We will succeed in this journey because we journey together. So many educators have contributed and are contributing to the need to craft a systematic set of behavioral supports for all students, beginning with Tier 1, as we have referenced throughout this chapter. We hope we have continued to ask the questions that prod, poke, uncover, disrupt, and diverge.
Just as we must build a sense of community in our classrooms, we must build a collaborative culture amongst educators. We cannot be successful in building a comprehensive and impactful Tier 1 behavioral system without trust and belief in one another. In the midst of high takes testing, accountability measures, progress monitoring, and data disaggregation, there exists an even more heightened focus to create deeper connections and genuine relationships with our students and our fellow colleagues. The power of these relationships will always transcend any RTI intervention strategies or pull out program. The more tangible metrics become a part of our educational and society reality, the more we must purposefully seek those intangibles: care community and connection that increases collaborative capacity.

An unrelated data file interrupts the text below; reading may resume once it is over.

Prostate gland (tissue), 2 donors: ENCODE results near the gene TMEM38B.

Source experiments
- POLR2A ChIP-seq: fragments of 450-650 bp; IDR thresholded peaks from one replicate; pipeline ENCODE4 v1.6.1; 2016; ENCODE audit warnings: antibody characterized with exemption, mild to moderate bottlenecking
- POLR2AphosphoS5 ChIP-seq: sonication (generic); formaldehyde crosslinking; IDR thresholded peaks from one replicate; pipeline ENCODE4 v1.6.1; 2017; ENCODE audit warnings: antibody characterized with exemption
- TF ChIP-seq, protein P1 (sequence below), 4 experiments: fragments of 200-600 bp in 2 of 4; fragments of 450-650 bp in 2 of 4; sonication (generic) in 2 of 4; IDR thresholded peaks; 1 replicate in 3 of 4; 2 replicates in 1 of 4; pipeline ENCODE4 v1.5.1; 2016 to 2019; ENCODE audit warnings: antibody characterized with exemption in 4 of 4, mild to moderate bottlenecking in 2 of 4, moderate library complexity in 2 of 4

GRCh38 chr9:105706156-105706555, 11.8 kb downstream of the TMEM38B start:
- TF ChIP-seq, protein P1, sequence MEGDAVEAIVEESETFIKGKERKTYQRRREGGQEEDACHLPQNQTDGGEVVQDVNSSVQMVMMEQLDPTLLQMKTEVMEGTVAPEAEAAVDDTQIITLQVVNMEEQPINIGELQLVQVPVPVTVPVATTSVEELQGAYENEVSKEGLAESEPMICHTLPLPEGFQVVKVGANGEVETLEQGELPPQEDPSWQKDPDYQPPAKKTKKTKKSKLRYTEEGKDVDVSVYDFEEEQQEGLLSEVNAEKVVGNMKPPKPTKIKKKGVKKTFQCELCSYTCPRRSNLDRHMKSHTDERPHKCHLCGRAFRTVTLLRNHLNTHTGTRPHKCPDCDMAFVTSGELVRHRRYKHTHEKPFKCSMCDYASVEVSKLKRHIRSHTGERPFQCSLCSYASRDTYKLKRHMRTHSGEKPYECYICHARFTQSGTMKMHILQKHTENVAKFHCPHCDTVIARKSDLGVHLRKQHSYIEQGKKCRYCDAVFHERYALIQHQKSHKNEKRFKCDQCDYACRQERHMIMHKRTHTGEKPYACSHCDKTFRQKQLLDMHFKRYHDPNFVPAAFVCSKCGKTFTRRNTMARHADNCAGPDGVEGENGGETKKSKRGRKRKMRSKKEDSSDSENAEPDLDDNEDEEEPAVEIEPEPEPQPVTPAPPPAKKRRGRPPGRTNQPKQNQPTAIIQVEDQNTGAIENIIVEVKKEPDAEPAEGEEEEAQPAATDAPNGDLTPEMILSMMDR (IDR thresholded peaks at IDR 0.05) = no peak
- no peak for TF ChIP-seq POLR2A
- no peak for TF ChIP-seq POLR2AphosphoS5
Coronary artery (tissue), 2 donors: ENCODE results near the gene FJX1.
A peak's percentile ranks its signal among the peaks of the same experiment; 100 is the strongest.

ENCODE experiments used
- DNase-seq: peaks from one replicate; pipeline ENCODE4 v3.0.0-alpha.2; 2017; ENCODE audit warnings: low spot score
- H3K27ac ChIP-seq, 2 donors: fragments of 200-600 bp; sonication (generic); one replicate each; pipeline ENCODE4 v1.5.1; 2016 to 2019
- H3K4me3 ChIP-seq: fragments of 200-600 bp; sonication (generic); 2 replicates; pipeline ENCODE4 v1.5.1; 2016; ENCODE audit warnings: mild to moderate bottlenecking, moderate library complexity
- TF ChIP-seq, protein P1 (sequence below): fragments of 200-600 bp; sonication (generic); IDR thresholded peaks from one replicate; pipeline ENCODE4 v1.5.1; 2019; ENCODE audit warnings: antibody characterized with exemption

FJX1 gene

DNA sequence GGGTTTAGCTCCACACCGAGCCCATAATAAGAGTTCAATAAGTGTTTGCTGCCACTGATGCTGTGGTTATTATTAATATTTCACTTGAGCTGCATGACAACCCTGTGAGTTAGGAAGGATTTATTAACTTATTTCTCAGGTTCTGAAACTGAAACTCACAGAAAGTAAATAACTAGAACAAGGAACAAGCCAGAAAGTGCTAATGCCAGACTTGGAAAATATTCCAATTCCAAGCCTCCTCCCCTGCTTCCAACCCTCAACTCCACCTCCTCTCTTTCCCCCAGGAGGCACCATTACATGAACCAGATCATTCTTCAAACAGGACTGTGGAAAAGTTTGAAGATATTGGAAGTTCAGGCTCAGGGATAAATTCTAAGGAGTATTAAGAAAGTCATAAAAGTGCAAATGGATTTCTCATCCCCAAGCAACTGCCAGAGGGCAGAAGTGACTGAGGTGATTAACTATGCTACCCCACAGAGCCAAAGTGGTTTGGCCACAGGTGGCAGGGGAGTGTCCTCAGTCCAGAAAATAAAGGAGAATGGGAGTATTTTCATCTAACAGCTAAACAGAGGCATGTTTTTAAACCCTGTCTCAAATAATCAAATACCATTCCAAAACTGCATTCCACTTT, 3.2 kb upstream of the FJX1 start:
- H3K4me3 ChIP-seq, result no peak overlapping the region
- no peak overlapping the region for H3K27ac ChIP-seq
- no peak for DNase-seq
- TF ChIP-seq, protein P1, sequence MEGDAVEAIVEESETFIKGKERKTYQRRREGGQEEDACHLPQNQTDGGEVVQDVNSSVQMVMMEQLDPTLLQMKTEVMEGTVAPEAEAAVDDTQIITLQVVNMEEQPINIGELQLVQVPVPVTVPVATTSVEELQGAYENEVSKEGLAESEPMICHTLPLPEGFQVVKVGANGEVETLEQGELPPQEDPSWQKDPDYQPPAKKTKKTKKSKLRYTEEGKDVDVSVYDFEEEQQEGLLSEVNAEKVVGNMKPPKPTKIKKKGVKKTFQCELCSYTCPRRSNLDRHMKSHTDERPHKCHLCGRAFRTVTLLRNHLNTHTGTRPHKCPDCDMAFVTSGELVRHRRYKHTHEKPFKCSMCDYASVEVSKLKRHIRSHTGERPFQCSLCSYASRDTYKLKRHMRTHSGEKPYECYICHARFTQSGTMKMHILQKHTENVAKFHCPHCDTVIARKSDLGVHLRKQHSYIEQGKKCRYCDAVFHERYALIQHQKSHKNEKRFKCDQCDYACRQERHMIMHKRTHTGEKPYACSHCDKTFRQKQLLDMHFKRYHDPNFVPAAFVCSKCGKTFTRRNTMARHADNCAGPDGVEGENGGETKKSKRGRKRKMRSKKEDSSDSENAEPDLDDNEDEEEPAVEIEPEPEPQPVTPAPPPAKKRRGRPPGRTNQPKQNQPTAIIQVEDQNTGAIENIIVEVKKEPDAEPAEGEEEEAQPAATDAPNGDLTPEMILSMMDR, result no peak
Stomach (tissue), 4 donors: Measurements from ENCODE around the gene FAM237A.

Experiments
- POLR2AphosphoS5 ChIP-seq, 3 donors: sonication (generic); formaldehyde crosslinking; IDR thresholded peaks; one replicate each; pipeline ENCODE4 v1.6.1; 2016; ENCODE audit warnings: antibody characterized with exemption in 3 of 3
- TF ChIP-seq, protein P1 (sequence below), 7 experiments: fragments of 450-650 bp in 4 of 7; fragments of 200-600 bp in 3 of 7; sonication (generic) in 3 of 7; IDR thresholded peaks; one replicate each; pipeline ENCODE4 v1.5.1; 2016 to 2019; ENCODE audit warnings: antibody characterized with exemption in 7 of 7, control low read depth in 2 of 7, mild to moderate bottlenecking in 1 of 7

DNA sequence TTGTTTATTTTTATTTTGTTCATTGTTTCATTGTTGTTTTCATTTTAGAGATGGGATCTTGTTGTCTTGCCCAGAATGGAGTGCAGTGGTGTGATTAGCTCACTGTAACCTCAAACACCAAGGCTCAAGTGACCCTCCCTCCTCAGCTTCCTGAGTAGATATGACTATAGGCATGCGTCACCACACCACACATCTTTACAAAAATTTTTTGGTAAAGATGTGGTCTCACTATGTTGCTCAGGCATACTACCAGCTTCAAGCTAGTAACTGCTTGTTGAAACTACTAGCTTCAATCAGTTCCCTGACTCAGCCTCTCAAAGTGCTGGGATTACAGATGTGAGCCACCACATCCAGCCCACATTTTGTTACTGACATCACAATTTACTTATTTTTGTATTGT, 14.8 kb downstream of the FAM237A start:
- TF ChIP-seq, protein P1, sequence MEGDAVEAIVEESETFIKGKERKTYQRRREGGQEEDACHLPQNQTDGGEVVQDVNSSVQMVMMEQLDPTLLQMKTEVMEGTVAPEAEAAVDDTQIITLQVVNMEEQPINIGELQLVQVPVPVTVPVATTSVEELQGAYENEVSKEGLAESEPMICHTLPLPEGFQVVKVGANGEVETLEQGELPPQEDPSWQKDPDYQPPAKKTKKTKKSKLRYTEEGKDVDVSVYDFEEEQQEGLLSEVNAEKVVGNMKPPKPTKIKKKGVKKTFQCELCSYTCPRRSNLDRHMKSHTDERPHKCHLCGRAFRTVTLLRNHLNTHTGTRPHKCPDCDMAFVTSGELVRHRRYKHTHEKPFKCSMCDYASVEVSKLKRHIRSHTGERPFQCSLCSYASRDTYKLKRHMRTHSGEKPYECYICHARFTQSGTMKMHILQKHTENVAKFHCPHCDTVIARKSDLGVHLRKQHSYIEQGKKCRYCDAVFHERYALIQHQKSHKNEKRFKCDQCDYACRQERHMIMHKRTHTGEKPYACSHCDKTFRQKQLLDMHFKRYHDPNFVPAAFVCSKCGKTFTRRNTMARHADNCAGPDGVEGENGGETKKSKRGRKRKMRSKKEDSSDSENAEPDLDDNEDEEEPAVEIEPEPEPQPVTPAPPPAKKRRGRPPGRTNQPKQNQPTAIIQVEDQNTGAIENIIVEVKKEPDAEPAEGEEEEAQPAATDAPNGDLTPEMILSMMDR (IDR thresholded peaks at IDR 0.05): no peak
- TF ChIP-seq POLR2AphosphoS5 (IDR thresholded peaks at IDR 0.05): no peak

We began our conversation with a peek into Billy’s world and that’s where we will conclude. A bit of Billy’s story resides in all of us. There is an aspect of being unheard, undervalued, and misunderstood in each one of us. If education is going to truly transcend academics, we must refocus our sense of empathy. Transformative and empathetic learning requires that we view realities through our student’s eyes, and through one another’s eyes, seeking to understand human behaviors and how they fit into our educational schemas. Our students have unique needs, beliefs, and worldviews, and they are waiting for us to appreciate this fact. Their futures and our future depend on it.